Letters to the Editor: Big Tech and Anonymity
In my lifetime (a long one), I have never known a key industry to be allowed such freedom in terms of self-regulation, than what is happening in the tech corporations. There are hopeful signs that we are starting to catch up, but self-regulation remains a central concept.
The Big Tech industry generates three myths to disguise their greed and which bring into sharp focus the need to regulate the industry. The first of these is the right to free speech, by pretending that this is an absolute right. It is no such thing. It has always been trammelled by the need to balance competing rights: the right not to be slandered, to be free of hate speech, to a private life, to know the identity of your accuser, and many other rights. The second myth relates to privacy. The right to privacy is fundamental but, again, it can be restricted when necessary in a democratic society to pursue a legitimate aim. We all have social security numbers, passports, telephone numbers, and on and on. Records of all of these identifiers grant relatively easy access to the police if a crime is suspected.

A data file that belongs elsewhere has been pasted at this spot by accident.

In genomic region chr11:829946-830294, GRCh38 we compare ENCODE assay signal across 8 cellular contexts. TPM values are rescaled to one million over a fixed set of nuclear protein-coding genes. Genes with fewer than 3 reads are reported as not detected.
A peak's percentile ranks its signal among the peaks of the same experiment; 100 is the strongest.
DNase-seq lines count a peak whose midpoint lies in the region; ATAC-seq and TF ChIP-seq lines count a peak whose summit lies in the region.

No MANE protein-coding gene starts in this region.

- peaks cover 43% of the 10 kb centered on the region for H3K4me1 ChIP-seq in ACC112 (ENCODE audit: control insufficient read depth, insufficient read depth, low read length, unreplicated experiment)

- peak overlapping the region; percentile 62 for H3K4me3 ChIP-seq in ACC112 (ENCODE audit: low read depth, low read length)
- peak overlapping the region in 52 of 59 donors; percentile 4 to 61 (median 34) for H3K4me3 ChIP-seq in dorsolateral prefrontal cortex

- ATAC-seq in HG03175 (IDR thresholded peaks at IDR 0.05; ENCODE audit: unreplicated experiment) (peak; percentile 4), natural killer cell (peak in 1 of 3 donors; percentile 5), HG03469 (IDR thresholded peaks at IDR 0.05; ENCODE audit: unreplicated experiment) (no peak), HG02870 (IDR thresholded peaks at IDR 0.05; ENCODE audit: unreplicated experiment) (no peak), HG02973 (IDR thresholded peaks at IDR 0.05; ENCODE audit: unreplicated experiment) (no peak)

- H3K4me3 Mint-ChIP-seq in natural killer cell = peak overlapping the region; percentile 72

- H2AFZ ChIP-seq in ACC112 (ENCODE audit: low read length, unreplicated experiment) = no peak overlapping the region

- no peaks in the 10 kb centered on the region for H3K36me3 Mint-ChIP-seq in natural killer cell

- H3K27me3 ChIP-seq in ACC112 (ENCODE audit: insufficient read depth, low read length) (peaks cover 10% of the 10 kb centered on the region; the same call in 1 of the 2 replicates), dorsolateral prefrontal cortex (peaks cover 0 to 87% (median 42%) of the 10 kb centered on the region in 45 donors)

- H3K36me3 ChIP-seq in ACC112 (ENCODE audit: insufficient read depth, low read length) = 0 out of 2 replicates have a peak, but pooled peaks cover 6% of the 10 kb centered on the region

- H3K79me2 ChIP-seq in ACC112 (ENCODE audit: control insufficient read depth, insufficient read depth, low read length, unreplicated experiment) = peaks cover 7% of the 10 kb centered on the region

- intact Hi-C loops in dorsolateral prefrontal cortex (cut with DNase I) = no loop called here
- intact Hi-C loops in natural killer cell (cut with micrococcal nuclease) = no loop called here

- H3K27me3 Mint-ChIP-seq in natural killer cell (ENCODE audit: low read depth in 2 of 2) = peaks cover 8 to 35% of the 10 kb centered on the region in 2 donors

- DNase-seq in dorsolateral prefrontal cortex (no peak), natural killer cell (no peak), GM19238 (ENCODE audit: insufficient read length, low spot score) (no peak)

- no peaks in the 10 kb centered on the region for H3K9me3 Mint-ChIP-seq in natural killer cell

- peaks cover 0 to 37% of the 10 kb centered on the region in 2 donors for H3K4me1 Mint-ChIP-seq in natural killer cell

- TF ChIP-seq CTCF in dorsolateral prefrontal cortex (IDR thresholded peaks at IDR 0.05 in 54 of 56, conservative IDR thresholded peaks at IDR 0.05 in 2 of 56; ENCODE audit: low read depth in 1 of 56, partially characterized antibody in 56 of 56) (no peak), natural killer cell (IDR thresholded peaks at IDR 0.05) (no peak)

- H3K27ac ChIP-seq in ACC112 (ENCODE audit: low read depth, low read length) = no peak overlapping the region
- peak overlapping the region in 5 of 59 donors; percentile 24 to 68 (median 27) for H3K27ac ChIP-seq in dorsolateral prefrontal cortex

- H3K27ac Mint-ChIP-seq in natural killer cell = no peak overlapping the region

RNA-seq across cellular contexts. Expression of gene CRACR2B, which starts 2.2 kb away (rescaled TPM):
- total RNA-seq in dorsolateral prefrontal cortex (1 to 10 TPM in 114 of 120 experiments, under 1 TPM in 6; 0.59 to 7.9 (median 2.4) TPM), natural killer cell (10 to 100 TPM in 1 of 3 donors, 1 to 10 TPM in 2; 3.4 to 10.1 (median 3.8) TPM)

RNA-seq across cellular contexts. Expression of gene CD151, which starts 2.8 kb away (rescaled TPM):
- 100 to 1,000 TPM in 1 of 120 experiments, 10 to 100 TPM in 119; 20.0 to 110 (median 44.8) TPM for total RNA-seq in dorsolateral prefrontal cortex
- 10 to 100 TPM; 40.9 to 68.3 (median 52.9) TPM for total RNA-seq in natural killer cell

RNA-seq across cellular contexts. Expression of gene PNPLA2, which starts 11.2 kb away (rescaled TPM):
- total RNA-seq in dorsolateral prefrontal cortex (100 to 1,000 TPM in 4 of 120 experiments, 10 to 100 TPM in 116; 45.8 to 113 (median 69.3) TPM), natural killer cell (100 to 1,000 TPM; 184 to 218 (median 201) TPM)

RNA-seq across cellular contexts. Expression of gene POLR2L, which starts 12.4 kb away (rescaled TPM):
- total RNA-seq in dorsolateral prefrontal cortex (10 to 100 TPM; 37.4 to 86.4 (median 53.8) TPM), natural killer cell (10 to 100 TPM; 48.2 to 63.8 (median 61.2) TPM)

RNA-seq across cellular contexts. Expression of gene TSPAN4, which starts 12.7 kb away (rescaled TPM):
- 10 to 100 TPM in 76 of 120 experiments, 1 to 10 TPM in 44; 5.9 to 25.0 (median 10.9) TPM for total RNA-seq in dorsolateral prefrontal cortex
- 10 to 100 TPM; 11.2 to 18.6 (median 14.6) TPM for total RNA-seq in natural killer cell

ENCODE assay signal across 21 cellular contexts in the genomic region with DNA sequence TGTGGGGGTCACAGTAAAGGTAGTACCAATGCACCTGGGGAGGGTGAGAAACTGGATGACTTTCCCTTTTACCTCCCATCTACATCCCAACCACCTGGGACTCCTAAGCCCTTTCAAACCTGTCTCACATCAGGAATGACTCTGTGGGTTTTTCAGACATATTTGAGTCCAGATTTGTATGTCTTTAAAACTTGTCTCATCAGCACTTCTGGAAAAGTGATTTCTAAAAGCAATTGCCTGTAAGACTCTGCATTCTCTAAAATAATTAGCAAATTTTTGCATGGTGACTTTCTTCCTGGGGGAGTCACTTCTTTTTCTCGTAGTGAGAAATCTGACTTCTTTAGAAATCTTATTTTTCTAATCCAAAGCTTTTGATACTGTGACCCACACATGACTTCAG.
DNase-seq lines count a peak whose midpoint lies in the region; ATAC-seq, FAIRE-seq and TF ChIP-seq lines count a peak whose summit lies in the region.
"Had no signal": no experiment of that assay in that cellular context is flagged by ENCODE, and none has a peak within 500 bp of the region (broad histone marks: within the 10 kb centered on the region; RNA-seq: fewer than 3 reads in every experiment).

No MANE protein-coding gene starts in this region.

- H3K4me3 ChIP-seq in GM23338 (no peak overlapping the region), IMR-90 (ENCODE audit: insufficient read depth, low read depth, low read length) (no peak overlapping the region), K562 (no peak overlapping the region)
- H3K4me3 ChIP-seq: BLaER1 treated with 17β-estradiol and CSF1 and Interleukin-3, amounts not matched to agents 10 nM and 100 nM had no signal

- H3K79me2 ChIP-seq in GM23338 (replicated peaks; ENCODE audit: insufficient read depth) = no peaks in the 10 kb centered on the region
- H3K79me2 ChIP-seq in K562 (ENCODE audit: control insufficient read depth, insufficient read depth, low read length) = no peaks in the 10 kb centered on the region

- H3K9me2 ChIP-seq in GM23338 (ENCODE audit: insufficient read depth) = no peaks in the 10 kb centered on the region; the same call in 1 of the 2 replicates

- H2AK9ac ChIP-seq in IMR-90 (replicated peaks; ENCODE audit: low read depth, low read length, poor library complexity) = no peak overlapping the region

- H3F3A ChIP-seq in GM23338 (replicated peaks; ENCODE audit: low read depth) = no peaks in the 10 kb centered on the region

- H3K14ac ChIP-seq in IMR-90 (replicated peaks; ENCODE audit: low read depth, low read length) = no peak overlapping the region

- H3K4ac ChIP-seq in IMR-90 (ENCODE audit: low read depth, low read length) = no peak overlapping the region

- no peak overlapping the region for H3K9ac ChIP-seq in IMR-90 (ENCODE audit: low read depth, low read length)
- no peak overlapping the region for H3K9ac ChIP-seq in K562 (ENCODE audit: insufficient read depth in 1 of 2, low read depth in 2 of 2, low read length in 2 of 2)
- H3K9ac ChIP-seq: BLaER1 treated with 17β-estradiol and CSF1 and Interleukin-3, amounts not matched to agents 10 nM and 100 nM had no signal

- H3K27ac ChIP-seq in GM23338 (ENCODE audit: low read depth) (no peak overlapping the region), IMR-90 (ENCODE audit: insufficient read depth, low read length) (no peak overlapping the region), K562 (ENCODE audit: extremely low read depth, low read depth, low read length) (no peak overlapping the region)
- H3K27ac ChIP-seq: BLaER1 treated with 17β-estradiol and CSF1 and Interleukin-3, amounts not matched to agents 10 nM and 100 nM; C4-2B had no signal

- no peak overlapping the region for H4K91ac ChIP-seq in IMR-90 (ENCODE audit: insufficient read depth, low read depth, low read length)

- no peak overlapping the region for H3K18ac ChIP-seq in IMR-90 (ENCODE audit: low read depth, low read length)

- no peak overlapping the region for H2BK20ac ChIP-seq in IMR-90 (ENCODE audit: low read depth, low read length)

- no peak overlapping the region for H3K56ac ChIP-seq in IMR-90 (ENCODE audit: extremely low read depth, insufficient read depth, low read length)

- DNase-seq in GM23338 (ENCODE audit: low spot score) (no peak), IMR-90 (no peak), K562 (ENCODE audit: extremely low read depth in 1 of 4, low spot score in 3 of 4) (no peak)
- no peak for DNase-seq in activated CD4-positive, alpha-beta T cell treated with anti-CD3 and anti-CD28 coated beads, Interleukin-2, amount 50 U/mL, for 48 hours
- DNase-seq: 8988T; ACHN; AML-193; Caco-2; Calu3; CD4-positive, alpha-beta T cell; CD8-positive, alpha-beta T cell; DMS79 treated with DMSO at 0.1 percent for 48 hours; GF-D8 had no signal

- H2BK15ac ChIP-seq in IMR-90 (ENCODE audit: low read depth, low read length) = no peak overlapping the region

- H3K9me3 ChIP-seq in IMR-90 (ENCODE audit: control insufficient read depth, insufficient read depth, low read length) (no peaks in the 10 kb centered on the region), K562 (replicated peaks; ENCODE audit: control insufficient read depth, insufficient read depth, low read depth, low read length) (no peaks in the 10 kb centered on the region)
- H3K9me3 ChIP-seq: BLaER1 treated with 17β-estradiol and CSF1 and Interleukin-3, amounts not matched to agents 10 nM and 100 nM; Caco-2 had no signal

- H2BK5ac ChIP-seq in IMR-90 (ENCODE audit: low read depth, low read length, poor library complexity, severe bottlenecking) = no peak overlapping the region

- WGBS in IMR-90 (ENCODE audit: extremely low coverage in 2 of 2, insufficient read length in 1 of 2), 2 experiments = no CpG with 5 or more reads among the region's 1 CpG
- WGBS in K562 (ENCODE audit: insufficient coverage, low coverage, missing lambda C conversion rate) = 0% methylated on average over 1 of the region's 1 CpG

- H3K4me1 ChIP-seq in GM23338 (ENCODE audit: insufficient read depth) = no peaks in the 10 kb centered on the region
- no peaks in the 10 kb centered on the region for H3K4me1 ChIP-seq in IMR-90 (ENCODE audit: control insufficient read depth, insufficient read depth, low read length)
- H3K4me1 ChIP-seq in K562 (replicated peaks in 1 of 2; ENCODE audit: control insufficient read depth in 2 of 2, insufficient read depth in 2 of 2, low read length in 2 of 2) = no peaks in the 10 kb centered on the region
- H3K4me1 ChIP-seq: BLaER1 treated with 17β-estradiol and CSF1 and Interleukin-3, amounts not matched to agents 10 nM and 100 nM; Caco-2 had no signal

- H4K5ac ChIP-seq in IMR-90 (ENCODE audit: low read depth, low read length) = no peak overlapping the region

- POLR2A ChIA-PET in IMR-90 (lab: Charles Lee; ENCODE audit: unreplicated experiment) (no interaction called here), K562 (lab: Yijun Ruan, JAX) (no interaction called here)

The third myth is that of anonymity and this, of itself, is an existential threat to democratic societies. The first two are just distractions to hide the industry’s need for this one. Anonymity adds enormously to online traffic and thereby to profit. The term “anonymous free speech” is an oxymoron. It has no identifiable source, tells us nothing of vested interests, bias or motive. It smears unjustifiable pain, uncertainty and lies throughout our societies. It is unconscionable that this should be accepted to bolster the profits and power of Silicon Valley.
Anonymity itself is not intrinsic to the Internet functioning. Every web enabled machine has at least two identifiable registration numbers: an I.P. (Internet Protocol), which provides an address and a MAC number, which identifies the exact machine. The industry has decided that these numbers must be secret, identities readily available to themselves only, except when it suits them to release the data to analytic companies. The social media corporations want to publish endless anonymous opinions, but without the responsibility mainstream media must bear, when they use an anonymous source.
What exactly would our legislators do if the auto industries owned the roads, controlled and kept secret the allocation and ownership of car registration numbers and, to add insult to injury, allowed some owners to have blank plates and yet others whose numbers changed every time they started the engine. In reality, this is what the Big Tech industry is getting away with. Why is everyone faffing about and refusing to regulate them as we should?
Very recently the execrable Porn Hub was forced to delete two thirds of their posts and to demand proof of identity for new ones. This action was forced on them, not by legislators or police; but by Visa and MasterCard. Is this to be the future of of legislation?